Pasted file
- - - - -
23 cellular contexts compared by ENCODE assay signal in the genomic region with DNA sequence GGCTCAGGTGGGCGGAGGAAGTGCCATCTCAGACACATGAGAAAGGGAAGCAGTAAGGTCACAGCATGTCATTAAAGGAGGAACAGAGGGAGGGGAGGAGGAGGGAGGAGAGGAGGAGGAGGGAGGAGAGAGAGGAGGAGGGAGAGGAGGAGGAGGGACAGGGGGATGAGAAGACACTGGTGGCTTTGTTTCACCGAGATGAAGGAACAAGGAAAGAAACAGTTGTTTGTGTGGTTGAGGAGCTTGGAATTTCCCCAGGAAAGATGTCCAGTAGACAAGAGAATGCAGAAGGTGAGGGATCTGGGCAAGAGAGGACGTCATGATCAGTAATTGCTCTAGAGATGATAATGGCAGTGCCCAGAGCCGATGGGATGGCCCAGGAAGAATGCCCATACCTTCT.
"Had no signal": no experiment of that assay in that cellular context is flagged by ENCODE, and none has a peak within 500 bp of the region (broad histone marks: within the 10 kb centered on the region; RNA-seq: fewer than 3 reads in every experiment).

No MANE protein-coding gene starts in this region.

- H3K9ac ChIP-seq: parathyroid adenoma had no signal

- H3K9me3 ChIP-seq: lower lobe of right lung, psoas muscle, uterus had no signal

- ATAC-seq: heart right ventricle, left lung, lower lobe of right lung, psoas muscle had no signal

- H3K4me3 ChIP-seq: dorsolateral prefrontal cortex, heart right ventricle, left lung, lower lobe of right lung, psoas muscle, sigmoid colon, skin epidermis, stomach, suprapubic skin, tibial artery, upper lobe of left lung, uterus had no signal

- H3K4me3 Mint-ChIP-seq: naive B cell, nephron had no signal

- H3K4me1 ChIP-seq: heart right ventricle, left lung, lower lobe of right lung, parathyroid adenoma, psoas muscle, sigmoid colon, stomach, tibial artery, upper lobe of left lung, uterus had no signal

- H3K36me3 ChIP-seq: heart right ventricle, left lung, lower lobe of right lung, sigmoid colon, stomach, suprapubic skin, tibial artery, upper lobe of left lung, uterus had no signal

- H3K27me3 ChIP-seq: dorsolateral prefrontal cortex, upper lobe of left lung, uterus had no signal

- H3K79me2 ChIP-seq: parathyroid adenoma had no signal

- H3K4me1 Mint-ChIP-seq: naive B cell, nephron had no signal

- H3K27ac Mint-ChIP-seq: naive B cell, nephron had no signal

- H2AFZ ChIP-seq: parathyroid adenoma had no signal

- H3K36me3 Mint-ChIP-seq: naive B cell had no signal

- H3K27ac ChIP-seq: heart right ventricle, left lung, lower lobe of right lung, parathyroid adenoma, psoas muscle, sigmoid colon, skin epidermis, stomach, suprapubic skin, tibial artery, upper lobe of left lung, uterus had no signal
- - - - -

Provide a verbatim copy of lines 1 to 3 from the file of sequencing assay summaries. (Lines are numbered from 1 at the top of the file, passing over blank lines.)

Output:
23 cellular contexts compared by ENCODE assay signal in the genomic region with DNA sequence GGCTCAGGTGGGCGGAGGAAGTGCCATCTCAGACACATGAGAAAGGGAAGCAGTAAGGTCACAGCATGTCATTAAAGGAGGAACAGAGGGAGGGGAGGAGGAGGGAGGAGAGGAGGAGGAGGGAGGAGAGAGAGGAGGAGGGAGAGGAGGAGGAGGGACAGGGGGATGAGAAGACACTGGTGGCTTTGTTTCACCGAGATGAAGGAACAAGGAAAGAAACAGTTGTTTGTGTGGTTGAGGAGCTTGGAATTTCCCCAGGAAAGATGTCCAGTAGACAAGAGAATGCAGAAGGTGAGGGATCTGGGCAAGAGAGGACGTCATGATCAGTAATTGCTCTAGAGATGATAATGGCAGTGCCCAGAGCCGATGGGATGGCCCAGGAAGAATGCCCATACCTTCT.
"Had no signal": no experiment of that assay in that cellular context is flagged by ENCODE, and none has a peak within 500 bp of the region (broad histone marks: within the 10 kb centered on the region; RNA-seq: fewer than 3 reads in every experiment).

No MANE protein-coding gene starts in this region.